This is the beauty of the mystery that we have in the Holy Eucharist. As we are united together in our prayers and actions in the liturgy of the Church, time and eternity, Christ and the Eucharist meet together and we receive a foretaste of eternity with Christ. As he is one body, it is crucial for us to demonstrate that we are one body by participation in the Holy Sacrament. The bread shown represents this. Seeing that there are many grains mixed together in the one loaf, we who are many are mixed, joined and bound together in such a way that one theologian said, “…by such great agreement of minds that no sort of disagreement or division may intrude.” (1 Cor. 10:16, 17) Therefore, we cannot love Christ without loving him in the brethren. We are called to take care of the whole Body as we take care of our own. We cannot let a brother be affected by evil or hardship without having compassion for him. So St. Augustine called this Sacrament “the bond of love.”

The Eucharist is our food, the essence and source of life in the Church—and it is the sacrificial life offered in this Sacrament that we are called to live by. Alexander Schmemann said, “Each Communion is the end of our movement towards God but also the starting point of our renewed life, the beginning of a new journey through time in which we need Christ’s presence to guide and sanctify our way.” Within the mystery of the Eucharist is revealed the mystery of the Church, “the Body of Christ in which we eternally become what we are called to be.” The Holy Eucharist is the heart of the Church’s life. The Liturgy of the Church is not primarily a symbol of God’s love but the act of the people renewing his love. The Supper was also meant to show forth the mutual love of Christ to us and our love for one another. It is medicine for the sick soul. It inspires us to purity and holiness of life. It is the means to love, peace and concord. The Supper is the place where the Lord communicates his body and blood to us and is made completely one with us and we are united to him. The Holy Supper is the Sacrament of salvation, a Sacrament of unity and love, sanctification, the Church’s sacrifice and ultimately a participation in our future glorification. It is in all of these mysterious expressions that characterize us as Christians and our whole Christian life must be based upon the grace that we receive in the Holy Supper and its commemoration of Christ.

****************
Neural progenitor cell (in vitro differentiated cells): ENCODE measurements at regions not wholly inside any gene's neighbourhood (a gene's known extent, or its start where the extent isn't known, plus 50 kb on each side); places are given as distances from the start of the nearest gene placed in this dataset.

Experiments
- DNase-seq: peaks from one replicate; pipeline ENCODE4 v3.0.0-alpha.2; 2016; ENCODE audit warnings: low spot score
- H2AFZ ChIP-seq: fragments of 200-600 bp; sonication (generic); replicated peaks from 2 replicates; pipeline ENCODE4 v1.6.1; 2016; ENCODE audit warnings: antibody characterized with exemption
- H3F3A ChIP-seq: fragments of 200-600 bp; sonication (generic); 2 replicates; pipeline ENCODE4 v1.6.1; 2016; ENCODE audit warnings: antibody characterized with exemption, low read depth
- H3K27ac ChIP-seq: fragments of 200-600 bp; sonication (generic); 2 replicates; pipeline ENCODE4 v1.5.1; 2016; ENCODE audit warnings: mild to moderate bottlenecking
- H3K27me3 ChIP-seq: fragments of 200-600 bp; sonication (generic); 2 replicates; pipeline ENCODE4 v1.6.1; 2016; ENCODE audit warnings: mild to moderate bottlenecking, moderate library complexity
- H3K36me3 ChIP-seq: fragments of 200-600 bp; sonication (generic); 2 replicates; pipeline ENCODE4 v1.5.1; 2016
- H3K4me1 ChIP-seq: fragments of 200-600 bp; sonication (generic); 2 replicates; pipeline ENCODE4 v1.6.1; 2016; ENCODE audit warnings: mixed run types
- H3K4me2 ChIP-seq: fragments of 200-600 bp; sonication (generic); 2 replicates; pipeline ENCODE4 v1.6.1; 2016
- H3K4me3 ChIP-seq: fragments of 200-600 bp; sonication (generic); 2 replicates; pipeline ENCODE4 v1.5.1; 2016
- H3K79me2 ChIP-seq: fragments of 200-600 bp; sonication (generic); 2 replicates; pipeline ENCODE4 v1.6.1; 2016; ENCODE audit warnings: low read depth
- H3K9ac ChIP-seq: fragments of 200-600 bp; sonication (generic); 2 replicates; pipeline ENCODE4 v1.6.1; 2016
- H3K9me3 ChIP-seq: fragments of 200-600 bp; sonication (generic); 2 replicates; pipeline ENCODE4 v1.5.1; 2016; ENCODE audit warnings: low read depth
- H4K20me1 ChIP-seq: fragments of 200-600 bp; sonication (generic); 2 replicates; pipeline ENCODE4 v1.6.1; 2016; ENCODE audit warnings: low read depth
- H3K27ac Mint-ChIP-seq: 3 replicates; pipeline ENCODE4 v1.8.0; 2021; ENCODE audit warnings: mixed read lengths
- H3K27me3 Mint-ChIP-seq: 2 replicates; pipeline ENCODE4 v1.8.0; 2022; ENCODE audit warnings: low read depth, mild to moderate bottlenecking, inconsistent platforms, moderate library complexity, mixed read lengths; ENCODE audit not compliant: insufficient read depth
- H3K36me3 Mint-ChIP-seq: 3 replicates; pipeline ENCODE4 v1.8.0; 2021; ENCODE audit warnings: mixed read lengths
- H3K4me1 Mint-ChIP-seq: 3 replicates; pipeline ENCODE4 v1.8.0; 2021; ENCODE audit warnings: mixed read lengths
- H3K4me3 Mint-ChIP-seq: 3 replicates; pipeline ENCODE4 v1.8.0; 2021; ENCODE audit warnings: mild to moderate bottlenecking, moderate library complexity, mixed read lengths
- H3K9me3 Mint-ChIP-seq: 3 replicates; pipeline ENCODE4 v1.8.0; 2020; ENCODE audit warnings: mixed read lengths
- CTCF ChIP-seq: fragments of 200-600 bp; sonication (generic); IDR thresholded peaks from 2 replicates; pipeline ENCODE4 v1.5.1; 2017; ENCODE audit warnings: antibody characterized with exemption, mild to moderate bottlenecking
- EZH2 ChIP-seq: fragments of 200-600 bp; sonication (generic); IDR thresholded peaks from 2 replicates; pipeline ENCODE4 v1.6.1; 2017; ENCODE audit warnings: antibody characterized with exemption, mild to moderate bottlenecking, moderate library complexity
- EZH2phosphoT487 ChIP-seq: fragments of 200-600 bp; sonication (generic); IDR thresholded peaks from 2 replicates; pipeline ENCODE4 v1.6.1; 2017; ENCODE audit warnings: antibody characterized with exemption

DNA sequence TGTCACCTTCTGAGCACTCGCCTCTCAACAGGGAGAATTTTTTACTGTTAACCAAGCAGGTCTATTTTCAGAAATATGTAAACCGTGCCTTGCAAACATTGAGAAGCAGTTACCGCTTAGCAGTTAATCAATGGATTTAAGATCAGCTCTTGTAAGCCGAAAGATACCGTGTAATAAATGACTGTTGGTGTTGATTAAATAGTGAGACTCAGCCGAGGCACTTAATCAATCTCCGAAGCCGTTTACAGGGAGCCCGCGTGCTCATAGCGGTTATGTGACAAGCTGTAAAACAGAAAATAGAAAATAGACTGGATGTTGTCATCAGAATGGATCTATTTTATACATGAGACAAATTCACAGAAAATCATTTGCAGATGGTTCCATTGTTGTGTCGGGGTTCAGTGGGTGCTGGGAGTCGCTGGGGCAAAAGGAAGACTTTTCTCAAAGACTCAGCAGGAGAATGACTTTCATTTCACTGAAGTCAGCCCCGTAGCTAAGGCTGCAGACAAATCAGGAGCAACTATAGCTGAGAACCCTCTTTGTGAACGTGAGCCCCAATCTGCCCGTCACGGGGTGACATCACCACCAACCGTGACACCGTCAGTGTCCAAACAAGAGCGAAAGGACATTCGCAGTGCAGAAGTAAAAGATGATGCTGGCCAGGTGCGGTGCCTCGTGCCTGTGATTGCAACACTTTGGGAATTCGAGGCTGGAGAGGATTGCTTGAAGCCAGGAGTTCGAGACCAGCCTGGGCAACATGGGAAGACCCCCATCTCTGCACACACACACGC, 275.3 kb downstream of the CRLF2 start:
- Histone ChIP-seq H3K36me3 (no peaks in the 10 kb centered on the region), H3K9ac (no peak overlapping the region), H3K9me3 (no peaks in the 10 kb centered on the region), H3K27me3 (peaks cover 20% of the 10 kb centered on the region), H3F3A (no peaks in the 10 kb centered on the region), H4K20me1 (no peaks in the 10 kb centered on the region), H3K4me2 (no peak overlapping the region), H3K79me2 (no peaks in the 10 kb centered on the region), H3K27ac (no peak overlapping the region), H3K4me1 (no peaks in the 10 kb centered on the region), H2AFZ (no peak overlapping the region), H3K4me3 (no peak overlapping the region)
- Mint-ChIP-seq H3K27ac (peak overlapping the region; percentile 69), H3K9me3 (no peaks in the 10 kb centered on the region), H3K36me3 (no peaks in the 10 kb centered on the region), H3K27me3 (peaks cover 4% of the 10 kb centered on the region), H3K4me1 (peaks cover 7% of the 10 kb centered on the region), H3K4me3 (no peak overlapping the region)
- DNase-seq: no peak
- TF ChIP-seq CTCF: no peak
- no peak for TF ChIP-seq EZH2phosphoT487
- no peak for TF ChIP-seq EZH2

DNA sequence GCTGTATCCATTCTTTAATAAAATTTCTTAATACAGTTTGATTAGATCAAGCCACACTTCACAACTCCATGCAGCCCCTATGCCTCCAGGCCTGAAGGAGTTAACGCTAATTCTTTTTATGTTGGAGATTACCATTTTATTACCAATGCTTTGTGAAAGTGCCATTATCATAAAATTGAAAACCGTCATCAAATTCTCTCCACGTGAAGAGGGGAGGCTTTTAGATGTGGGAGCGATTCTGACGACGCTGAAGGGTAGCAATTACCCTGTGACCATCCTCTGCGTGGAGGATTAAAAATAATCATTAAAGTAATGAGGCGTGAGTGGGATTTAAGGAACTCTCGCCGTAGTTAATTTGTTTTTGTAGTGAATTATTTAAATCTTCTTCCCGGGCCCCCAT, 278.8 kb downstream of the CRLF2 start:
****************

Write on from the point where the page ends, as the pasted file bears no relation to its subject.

This is my Body, which is given for you; this is my blood of the covenant that has been shed for you. Behold, the Lamb of God, that takest away the sins of the world!

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    O God, most glorious, most bountiful, accept, we humbly beseech thee, our praises and thanksgivings for thy holy Catholic Church, the mother of us all who bear the name of Christ; for the faith which it hath conveyed in safety to our time, and the mercies by which it hath enlarged and comforted the souls of men; for the virtues which it hath established upon earth, and the holy lives by which it glorifieth both the world and thee; to whom, O blessed Trinity (+), be ascribed all honour, might, majesty and dominion, now and for ever. Amen.
    --Bishop Lancelot Andrewes